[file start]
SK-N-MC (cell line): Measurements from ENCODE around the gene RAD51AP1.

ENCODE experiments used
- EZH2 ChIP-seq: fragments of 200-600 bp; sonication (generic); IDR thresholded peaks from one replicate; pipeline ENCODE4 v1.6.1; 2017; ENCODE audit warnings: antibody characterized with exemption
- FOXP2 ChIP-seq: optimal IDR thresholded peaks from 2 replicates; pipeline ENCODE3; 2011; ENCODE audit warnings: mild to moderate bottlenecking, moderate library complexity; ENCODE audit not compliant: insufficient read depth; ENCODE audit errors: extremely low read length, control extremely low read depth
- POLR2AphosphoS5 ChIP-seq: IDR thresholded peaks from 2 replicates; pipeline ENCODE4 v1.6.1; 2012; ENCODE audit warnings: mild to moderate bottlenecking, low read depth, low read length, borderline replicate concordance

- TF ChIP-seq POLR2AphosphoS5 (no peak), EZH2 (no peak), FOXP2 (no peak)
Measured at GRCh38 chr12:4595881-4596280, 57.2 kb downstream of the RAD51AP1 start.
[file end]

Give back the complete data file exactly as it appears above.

SK-N-MC (cell line): Measurements from ENCODE around the gene RAD51AP1.

ENCODE experiments used
- EZH2 ChIP-seq: fragments of 200-600 bp; sonication (generic); IDR thresholded peaks from one replicate; pipeline ENCODE4 v1.6.1; 2017; ENCODE audit warnings: antibody characterized with exemption
- FOXP2 ChIP-seq: optimal IDR thresholded peaks from 2 replicates; pipeline ENCODE3; 2011; ENCODE audit warnings: mild to moderate bottlenecking, moderate library complexity; ENCODE audit not compliant: insufficient read depth; ENCODE audit errors: extremely low read length, control extremely low read depth
- POLR2AphosphoS5 ChIP-seq: IDR thresholded peaks from 2 replicates; pipeline ENCODE4 v1.6.1; 2012; ENCODE audit warnings: mild to moderate bottlenecking, low read depth, low read length, borderline replicate concordance

- TF ChIP-seq POLR2AphosphoS5 (no peak), EZH2 (no peak), FOXP2 (no peak)
Measured at GRCh38 chr12:4595881-4596280, 57.2 kb downstream of the RAD51AP1 start.